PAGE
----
Having relaunched in 2010 with the promise of delivering solid horror films for a modern audience, the output from the rebooted Hammer Films has been something of a mixed bag. While its inaugural release, remake Let Me In, was received with great fanfare, subsequent films The Resident and Wake Wood have been less successful. So with its first big release, The Woman in Black, Hammer has much to prove – and has piled on the pressure by choosing to adapt a story that’s not only a bestselling novel but also a long running West End play.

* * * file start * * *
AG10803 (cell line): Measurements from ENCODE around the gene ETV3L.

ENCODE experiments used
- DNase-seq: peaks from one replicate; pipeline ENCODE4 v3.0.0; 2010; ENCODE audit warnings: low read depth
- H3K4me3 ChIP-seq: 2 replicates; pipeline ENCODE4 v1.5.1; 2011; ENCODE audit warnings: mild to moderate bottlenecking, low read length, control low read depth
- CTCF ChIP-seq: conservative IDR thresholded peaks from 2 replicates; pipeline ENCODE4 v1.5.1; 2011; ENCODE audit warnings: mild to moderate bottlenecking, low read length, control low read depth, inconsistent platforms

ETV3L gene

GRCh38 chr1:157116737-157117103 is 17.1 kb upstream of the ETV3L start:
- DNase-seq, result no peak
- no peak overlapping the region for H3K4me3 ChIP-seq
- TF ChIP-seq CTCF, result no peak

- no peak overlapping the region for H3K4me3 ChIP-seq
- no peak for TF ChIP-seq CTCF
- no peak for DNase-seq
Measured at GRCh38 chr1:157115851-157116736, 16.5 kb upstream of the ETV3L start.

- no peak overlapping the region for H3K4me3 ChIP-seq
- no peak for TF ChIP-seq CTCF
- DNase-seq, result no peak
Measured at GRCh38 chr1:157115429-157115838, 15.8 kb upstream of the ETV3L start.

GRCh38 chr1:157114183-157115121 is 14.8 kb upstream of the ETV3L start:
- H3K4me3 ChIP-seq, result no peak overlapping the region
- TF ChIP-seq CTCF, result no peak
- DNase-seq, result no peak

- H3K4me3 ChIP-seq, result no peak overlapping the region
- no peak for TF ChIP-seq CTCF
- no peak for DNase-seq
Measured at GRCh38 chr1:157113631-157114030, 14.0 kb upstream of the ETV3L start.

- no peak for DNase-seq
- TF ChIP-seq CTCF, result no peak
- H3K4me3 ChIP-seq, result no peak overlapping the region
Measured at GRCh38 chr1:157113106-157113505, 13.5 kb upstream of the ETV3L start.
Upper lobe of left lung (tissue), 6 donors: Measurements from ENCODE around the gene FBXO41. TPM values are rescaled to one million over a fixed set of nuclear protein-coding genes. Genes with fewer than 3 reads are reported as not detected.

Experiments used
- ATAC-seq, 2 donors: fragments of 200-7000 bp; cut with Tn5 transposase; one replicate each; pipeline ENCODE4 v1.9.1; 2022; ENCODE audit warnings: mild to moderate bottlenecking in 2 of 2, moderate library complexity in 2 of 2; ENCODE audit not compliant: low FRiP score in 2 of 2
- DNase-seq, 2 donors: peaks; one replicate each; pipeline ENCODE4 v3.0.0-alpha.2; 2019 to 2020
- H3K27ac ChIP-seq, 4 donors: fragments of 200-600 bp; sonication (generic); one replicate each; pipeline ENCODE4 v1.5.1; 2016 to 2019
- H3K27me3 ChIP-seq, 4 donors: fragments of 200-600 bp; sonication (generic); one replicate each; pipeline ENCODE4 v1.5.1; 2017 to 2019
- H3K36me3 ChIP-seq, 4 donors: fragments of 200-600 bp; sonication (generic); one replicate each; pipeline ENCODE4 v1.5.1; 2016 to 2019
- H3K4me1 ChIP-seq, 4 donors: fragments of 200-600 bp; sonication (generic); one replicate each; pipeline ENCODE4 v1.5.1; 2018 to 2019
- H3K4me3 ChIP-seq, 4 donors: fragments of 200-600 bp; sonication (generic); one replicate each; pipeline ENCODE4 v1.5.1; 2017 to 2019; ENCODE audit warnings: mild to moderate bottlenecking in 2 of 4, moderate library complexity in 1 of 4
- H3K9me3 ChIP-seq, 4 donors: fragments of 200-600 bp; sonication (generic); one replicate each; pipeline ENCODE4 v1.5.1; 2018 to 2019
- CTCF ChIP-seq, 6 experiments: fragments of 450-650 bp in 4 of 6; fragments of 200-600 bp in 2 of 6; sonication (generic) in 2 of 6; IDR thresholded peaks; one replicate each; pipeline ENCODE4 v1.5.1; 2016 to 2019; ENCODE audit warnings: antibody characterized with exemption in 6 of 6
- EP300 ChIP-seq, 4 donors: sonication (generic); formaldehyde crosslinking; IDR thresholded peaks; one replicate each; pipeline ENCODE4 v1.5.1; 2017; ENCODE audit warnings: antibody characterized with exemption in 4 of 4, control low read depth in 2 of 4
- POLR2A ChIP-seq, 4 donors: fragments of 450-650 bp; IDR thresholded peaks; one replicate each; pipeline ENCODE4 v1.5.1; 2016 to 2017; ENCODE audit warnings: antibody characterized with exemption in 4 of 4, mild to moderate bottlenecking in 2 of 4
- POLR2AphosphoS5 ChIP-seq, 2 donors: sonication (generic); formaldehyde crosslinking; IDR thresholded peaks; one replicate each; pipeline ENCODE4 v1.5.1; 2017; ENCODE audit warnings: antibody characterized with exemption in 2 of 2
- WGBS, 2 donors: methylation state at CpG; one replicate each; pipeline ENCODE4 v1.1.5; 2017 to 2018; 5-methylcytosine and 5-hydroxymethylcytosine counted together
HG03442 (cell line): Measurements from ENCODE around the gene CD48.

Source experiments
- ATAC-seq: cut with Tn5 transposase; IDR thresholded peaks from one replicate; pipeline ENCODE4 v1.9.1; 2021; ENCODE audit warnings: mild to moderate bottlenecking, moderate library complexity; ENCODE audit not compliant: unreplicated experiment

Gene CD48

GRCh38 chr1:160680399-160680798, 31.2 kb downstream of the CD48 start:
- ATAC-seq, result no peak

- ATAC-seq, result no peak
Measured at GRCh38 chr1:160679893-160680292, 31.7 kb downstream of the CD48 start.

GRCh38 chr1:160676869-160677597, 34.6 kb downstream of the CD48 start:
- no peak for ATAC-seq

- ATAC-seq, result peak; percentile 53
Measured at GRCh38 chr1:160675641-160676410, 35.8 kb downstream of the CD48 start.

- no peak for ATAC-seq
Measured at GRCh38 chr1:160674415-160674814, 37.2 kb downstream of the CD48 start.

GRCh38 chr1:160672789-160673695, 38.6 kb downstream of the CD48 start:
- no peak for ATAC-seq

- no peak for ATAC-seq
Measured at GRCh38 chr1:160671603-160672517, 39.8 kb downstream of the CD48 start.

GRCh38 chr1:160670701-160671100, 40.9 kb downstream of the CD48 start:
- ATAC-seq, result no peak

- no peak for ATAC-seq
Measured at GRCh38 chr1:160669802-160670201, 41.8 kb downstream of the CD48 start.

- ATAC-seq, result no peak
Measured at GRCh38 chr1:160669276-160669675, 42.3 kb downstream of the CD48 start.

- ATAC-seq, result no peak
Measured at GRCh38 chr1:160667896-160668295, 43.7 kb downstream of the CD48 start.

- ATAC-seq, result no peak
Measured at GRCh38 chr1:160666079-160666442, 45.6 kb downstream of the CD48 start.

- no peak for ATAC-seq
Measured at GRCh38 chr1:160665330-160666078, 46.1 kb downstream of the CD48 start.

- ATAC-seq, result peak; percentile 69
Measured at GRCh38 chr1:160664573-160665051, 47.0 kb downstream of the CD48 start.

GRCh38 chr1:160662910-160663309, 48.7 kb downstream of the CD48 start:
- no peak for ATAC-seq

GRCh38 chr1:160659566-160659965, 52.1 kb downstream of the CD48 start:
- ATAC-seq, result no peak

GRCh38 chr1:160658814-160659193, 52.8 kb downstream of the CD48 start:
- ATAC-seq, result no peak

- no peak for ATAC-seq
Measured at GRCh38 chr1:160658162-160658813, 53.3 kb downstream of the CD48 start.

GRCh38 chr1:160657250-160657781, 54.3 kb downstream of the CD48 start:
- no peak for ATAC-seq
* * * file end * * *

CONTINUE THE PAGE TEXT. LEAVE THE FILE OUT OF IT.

Anyone who has seen surreal British TV comedy series The Mighty Boosh may think they know what to expect from its creator Paul King’s feature debut. But while it does share many of the same traits as Boosh – outlandish humour, visual inventiveness and some of its cast members – Bunny and the Bull is more accessible to a wider audience thanks to a solid and inspired story, which combines comedy and pathos in equal measure, and a two outstanding central performances from Ed Hogg (who put in a blistering performance in last year’s White Lightnin) and Simon Farnaby.